Severe alcoholic hepatitis: An effective combination of two treatments

November 10, 2011

A French multi-center study has shown that a treatment combining an antioxidant with an anti-inflammatory was effective on 174 patients suffering from severe alcoholic hepatitis. The study was coordinated by the Hepato-Gastroenterology department at the Amiens University Hospital Centre and the "Early exposure to alcohol and dependency vulnerability," INSERM 24 research team. Their findings were published in the New England Journal of Medicine on Nov. 10 2011.

Acute alcoholic hepatitis is one of the most serious forms of , affecting individuals with chronic , which generally equates to more than 50 grams of alcohol per day (roughly five drinks), over a period of more than three to six months. The disease is characterized by liver failure (hepatic insufficiency) and acute jaundice (icterus), which may induce a coma through (hepatic encephalopathy) and an ensuing death rate of between 40-45% within the first six months. Conventional treatment involves stopping alcohol consumption (alcohol abstinence) and administering cortisone (corticosteroid therapy over a one-month period) to fight the highly inflammatory nature of the disease. Despite this treatment, 30-35% of patients with acute alcoholic hepatitis still die within a six month period, since the cortisone-based treatment remains insufficient.

Given the given the frequent deficiency in the of the alcoholic liver (described above), combined with associated with the disease, the aim of the study coordinated by Professor Nguyen-Khas (Amiens University Hospital Centre and the Inserm research team) was to combine an antioxidant treatment with the conventional anti-inflammatory treatment. The results show an improved survival rate for patients suffering from acute alcoholic hepatitis who were given both medication types, with significantly less deaths within one month of treatment compared to the group who received the cortisone- only treatment. Tolerance levels to the treatment were good. The new, very low-cost medicine (N-acetylcysteine) is a molecule that has long been used in the treatment of hepatitis caused by drugs such as paracetamol, or mucolytic to fluidify bronchial secretion.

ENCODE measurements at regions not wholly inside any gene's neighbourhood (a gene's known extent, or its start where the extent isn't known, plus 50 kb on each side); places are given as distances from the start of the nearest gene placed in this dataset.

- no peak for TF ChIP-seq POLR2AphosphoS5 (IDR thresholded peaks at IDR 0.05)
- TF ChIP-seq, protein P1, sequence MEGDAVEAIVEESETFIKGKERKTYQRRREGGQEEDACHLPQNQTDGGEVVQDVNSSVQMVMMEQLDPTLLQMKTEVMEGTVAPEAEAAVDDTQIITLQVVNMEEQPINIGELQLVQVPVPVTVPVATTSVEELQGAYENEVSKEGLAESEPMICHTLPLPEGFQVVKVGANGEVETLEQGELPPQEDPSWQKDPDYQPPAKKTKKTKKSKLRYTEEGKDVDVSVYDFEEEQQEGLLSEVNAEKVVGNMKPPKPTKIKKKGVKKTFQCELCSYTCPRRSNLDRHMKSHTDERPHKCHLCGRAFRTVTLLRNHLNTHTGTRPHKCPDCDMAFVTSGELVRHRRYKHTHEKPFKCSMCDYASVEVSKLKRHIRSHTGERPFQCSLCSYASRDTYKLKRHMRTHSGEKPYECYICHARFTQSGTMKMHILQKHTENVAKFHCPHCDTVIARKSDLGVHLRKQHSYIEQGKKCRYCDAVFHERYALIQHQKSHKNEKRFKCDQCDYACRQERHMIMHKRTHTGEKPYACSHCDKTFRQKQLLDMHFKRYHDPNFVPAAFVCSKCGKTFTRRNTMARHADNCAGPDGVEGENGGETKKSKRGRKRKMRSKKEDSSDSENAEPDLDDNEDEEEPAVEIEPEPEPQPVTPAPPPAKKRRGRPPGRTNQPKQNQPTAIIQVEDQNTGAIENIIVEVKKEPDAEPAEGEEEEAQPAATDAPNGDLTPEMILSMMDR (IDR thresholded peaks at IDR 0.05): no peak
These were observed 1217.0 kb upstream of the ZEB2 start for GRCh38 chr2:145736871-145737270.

These results improve the prognosis for severe alcoholic hepatitis patients.

More information: "Glucocorticoids plus N-acetylcysteine in Severe Alcoholic Hepatitis". Nguyen-Khac and coll. The New England Journal of Medicine 2011; 365 10 November 2011.

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ironjustice
not rated yet Nov 10, 2011
Alcohol consumption causes increased iron in the liver.
"On the basis of these presentations, it is concluded that heavy alcohol intake can result in increased accumulation of iron in the liver, in both hepatocytes and Kupffer cells"
Hepatitis has been treated by iron reduction therapy when other treatments have failed.
"Long-term phlebotomy effectively exceeds that spontaneously occurring in patients IBT-NR confirming the efficacy of iron depletion in attenuating CHC progression when other therapies have failed"
Would iron reduction therapy be an IMMEDIATE avenue to investigate due to the life shortening nature of this disease ? Iron reduction therapy has led to a reduction of death rate to zero as opposed to fifty-five percent without iron reduction therapy.
"Hypervolemic patients that were followed for a median duration of 719 days, the death rate was almost 55% vs. 0% for
those patients who were normovolemic to slightly hypovolemic"

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